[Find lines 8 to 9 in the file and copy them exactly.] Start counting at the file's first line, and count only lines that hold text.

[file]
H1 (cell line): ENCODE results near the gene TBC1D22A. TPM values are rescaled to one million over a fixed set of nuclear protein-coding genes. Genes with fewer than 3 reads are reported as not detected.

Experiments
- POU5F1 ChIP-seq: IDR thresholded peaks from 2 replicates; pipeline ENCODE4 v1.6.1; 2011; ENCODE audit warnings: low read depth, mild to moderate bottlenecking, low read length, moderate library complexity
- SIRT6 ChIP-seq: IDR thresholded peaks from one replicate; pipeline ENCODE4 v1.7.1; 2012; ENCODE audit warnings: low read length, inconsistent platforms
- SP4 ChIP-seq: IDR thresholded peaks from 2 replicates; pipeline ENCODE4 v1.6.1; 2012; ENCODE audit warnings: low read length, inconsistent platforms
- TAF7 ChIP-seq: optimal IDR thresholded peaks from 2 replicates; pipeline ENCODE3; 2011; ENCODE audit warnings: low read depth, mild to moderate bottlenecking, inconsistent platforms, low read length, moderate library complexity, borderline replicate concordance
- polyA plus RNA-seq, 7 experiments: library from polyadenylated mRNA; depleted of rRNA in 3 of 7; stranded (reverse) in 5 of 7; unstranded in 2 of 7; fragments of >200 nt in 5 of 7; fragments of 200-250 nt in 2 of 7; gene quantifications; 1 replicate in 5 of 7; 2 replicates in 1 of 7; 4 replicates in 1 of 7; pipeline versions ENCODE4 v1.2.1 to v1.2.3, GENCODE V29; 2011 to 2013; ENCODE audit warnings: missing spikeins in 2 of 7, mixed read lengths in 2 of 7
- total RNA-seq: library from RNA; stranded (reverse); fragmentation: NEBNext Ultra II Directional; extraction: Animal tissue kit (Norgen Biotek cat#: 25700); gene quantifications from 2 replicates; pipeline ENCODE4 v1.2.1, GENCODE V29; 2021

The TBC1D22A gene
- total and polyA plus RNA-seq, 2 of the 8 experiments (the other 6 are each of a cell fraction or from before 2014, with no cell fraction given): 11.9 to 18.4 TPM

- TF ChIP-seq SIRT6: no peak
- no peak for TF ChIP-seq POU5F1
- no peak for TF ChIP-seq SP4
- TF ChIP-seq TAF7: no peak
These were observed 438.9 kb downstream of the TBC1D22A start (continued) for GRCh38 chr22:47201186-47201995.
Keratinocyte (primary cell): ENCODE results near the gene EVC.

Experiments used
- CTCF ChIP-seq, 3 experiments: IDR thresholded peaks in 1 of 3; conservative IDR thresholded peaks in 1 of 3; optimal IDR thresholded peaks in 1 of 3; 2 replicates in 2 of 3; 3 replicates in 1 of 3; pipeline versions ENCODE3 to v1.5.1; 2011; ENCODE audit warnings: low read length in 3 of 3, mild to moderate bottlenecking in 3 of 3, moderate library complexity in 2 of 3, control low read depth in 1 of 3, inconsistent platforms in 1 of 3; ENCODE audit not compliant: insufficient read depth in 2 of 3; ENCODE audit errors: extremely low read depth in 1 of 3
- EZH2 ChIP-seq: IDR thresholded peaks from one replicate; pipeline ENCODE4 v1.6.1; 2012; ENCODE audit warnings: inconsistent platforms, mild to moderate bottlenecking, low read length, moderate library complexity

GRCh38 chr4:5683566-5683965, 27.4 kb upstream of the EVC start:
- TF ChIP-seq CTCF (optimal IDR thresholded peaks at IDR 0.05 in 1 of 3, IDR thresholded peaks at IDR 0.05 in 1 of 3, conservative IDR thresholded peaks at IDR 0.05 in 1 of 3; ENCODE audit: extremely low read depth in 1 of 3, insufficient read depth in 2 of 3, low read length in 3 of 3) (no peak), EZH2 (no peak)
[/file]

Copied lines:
- total RNA-seq: library from RNA; stranded (reverse); fragmentation: NEBNext Ultra II Directional; extraction: Animal tissue kit (Norgen Biotek cat#: 25700); gene quantifications from 2 replicates; pipeline ENCODE4 v1.2.1, GENCODE V29; 2021

The TBC1D22A gene